RCMP Commissioner Brenda Lucki says it's time to bring in better guardrails between the national police force and the federal government to avoid future allegations of political interference.
"I think it's time that we put something to writing that outlines the what you can and cannot do from both the commissioner's perspective and the politicians," she said under questioning at the Emergencies Act inquiry on Tuesday.
"I think it's time to clarify, because it's been a topic of conversation."
She was referring to the political controversy that's followed her and members of the Liberal government since the summer, when the inquiry into the 2020 mass shooting in Nova Scotia released handwritten notes by RCMP Supt. Darren Campbell.
In those notes, Campbell alleged Lucki tried to get investigators to publicly reveal the weapons the gunman used.
The notes also say Lucki indicated she promised then-minister of Public Safety Bill Blair and the Prime Minister's Office that the RCMP would release this information, and that this was tied to pending gun control legislation intended to make officers and the public safer.
Both Lucki and Blair have denied meddling in the RCMP's investigation.
The RCMP Act says the commissioner serves "under the direction of the minister" and "has the control and management of the force."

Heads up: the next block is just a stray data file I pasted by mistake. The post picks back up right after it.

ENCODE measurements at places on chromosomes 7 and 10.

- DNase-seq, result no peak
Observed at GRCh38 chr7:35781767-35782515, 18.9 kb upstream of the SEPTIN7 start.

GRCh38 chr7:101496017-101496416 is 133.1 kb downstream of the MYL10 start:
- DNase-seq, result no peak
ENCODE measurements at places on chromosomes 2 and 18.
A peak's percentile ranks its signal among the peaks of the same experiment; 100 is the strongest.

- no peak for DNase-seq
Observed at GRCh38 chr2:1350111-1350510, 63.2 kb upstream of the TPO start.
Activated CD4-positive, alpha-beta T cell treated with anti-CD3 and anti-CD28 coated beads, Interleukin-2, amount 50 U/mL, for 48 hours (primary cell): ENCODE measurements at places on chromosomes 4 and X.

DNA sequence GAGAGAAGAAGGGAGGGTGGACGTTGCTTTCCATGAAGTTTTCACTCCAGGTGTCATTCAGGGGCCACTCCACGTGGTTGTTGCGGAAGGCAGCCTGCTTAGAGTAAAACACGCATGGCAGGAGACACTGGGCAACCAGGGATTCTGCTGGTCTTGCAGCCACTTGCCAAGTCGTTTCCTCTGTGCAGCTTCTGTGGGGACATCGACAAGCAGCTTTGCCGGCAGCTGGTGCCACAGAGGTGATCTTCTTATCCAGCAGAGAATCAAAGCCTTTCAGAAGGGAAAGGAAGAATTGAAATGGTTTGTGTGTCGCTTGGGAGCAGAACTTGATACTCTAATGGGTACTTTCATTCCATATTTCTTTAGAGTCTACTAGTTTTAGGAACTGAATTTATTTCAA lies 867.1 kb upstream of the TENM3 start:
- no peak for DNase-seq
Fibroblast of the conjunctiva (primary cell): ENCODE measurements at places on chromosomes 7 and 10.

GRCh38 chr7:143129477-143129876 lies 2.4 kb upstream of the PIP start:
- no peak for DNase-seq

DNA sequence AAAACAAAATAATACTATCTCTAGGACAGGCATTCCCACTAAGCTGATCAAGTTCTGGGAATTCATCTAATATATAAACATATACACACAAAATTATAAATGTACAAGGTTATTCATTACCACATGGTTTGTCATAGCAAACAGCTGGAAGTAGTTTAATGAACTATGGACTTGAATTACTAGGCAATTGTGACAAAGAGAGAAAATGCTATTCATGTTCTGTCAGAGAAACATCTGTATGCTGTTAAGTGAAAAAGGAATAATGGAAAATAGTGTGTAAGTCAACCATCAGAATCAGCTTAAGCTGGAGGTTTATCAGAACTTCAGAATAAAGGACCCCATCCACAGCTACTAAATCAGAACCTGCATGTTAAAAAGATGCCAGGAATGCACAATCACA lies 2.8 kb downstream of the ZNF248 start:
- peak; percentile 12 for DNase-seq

Lucki pointed out during her testimony Tuesday that the RCMP doesn't have a police commission, as some municipal police forces do.
"There's no institution in between the two of us," she said. "If a minister were to cross that line, it's simply a function of you having to say, 'You're over the line, minister.'"
WATCH | Lucki says she has 'never' been provided direction from ministers
Lucki pointed to a private member's bill tabled by NDP MP Alistair MacGregor that seeks to sharpen the language in the RCMP Act to shield the commissioner from political influence.
Bill C-303 would permit the government to direct the RCMP commissioner to "establish priorities, objectives and policies for the force" but would forbid it from instructing the commissioner on anything having to do with "day-to-day operations ... investigations, arrests and prosecutions," or "any matter that would interfere with the commissioner's power or authority."
"In the last six months, I've had to respond to it on several occasions and so my hope is that my replacement won't have to," said Lucki Tuesday.
"So we need to clear this up."
The commissioner has blamed the controversy on a miscommunication between her subordinates and herself.
Lucki said RCMP staff had told her that information about the guns used in the mass shooting would be released during a news conference. Lucki said that, in response to a question from Blair's chief of staff, she passed on that detail.
"They didn't ask me to do anything. They just asked a simple question," Lucki said during a House of Commons committee last month.
"There was no direction whatsoever."